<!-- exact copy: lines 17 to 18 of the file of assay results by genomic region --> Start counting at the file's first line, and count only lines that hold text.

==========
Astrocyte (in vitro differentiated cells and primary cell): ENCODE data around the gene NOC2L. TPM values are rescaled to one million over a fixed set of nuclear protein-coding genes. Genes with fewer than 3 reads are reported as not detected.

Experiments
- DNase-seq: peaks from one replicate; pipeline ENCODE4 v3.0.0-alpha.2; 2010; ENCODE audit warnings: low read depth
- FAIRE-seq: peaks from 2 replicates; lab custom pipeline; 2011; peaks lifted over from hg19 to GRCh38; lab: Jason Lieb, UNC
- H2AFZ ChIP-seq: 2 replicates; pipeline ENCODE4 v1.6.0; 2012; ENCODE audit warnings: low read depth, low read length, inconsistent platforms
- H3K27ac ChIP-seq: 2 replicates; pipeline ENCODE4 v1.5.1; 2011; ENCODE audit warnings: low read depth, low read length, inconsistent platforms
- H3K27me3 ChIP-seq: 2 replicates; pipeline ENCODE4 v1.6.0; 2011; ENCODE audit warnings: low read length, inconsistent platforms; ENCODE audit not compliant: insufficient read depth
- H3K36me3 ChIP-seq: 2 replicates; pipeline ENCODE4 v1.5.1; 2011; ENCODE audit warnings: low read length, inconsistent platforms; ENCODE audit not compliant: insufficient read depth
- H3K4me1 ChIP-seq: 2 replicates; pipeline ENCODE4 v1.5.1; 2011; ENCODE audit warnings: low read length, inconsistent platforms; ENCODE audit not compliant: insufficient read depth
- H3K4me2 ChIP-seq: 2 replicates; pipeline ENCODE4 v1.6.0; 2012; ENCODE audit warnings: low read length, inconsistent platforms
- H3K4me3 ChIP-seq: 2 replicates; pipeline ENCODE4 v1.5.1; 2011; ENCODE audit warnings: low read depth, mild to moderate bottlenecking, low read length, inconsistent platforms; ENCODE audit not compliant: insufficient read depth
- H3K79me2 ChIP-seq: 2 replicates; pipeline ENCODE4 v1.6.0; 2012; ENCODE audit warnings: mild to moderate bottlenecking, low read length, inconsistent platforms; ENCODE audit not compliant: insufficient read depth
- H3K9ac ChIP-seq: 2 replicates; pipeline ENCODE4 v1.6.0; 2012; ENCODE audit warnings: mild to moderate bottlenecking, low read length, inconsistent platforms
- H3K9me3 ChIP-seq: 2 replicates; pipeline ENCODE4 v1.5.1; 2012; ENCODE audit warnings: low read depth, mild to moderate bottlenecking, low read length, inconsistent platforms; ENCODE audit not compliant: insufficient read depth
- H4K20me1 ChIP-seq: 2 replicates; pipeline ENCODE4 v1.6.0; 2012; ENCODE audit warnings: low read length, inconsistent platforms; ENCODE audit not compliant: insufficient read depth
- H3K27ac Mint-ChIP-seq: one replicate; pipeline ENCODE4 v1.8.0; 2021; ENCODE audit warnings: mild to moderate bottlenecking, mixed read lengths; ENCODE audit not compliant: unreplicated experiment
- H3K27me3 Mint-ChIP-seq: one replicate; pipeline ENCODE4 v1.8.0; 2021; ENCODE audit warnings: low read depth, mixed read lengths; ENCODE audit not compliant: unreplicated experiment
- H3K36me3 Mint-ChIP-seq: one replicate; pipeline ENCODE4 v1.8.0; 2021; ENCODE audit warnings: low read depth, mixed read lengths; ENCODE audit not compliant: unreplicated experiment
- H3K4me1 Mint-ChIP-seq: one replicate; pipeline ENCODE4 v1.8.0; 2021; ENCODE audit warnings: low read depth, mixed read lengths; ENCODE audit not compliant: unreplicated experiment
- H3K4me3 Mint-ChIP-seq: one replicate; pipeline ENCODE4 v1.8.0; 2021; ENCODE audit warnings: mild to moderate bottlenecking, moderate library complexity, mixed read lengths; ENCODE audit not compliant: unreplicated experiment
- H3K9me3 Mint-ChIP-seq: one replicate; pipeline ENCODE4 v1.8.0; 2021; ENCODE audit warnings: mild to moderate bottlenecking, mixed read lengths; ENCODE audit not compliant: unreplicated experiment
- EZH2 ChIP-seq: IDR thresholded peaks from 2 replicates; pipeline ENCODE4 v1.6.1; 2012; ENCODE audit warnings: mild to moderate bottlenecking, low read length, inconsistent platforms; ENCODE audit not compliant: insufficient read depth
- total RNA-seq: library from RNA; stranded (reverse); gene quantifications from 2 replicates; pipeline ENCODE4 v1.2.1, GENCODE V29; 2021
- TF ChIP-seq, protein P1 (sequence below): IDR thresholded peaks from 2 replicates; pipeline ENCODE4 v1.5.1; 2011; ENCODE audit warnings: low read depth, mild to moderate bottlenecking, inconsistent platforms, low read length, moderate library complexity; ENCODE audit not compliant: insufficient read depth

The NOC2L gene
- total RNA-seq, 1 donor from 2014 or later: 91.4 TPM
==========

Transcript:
- H3K27me3 Mint-ChIP-seq: one replicate; pipeline ENCODE4 v1.8.0; 2021; ENCODE audit warnings: low read depth, mixed read lengths; ENCODE audit not compliant: unreplicated experiment
- H3K36me3 Mint-ChIP-seq: one replicate; pipeline ENCODE4 v1.8.0; 2021; ENCODE audit warnings: low read depth, mixed read lengths; ENCODE audit not compliant: unreplicated experiment